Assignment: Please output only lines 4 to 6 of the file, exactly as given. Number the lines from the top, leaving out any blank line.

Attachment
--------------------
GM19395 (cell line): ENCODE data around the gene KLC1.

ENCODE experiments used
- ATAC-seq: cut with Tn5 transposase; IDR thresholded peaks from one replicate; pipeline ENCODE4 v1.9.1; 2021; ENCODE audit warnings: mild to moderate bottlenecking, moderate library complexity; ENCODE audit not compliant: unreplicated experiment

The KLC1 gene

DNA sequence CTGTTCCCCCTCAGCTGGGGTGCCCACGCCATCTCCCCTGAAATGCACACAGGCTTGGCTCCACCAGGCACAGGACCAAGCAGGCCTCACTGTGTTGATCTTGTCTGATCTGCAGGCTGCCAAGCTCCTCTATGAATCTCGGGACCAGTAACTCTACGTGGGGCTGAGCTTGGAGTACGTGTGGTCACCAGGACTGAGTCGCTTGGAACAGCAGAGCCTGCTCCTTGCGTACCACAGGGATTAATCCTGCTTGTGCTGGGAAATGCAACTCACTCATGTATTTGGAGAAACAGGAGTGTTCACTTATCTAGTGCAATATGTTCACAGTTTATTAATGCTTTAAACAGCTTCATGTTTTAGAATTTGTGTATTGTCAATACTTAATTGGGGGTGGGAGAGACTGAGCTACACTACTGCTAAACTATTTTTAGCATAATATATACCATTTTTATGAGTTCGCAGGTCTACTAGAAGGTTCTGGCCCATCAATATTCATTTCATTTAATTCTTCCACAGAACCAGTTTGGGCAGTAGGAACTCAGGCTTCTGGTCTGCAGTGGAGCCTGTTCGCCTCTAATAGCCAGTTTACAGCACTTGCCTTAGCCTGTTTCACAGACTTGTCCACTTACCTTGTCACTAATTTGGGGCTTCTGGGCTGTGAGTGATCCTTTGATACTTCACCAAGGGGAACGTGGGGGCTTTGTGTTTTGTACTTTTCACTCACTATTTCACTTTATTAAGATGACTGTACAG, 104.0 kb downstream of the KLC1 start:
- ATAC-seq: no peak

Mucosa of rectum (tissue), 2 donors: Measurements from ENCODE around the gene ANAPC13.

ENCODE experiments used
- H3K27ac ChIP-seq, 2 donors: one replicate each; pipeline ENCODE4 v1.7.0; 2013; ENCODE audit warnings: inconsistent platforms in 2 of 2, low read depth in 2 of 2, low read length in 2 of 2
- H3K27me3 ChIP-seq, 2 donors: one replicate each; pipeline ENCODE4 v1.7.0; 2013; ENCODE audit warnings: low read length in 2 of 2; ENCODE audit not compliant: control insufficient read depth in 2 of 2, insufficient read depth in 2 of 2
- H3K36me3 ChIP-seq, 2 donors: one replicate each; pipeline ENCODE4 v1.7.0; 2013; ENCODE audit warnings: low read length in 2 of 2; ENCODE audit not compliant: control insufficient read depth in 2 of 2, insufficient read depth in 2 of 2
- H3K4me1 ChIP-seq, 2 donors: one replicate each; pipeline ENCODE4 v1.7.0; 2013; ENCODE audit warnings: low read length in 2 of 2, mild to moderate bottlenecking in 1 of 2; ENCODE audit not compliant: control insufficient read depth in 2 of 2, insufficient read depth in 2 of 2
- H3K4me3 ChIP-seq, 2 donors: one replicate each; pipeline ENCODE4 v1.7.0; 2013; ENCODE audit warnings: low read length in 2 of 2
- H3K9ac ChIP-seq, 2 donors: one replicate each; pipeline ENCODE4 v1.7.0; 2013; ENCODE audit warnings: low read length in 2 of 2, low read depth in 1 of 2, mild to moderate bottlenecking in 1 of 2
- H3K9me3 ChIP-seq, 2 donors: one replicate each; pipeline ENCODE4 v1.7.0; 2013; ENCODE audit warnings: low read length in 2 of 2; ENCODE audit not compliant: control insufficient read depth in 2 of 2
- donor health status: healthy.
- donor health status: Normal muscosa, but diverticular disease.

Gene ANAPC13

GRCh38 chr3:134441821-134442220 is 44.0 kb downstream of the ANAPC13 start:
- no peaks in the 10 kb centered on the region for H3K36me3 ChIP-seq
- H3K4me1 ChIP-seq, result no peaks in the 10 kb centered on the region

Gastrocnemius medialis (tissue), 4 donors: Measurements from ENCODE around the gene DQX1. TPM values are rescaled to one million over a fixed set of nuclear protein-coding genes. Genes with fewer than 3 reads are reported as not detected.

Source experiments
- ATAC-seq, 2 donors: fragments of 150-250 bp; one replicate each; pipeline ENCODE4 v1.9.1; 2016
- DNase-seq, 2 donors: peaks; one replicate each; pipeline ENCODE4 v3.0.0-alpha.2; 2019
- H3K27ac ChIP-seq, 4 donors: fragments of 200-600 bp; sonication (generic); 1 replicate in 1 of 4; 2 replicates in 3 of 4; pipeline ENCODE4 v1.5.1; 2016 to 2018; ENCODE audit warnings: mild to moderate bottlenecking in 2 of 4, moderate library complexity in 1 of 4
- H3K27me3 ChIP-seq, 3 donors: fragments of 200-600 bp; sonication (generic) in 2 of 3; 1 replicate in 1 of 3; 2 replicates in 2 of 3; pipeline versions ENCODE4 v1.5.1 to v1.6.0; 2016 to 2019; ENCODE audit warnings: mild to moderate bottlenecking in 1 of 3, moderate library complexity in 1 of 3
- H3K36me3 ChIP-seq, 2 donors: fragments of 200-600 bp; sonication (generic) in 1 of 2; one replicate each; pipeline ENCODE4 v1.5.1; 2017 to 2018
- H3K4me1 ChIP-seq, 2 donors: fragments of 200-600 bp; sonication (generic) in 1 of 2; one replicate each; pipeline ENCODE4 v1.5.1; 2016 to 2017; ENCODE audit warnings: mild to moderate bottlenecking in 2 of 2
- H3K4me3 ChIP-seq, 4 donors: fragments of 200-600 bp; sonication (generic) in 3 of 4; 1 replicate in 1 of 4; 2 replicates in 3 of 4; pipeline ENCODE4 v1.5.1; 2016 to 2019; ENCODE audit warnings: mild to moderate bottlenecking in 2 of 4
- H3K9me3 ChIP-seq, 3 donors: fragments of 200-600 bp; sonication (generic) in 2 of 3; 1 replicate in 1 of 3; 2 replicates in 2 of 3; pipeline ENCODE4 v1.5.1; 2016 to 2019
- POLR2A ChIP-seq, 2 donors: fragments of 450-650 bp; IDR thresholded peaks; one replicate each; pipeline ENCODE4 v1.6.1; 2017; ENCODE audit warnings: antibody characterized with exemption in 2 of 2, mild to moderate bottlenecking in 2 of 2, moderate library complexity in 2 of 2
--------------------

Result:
The KLC1 gene

DNA sequence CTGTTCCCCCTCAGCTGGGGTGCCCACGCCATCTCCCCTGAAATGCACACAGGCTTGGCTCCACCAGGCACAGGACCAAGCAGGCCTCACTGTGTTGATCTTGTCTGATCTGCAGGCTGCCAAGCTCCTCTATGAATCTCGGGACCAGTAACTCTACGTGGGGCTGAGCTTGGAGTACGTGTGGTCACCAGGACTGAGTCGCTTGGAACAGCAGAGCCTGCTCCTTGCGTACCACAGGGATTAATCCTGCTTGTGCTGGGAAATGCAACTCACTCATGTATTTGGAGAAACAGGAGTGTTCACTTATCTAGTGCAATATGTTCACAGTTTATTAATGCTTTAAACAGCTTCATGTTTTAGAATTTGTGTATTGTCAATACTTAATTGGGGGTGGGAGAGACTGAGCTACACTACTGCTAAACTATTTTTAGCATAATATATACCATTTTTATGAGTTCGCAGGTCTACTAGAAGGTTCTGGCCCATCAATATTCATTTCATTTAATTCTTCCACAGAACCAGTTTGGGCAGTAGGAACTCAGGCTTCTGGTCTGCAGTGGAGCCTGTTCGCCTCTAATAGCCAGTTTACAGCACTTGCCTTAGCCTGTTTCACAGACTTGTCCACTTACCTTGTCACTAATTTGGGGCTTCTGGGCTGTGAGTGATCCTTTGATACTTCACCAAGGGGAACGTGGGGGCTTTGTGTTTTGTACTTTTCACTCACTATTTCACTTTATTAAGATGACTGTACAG, 104.0 kb downstream of the KLC1 start:
- ATAC-seq: no peak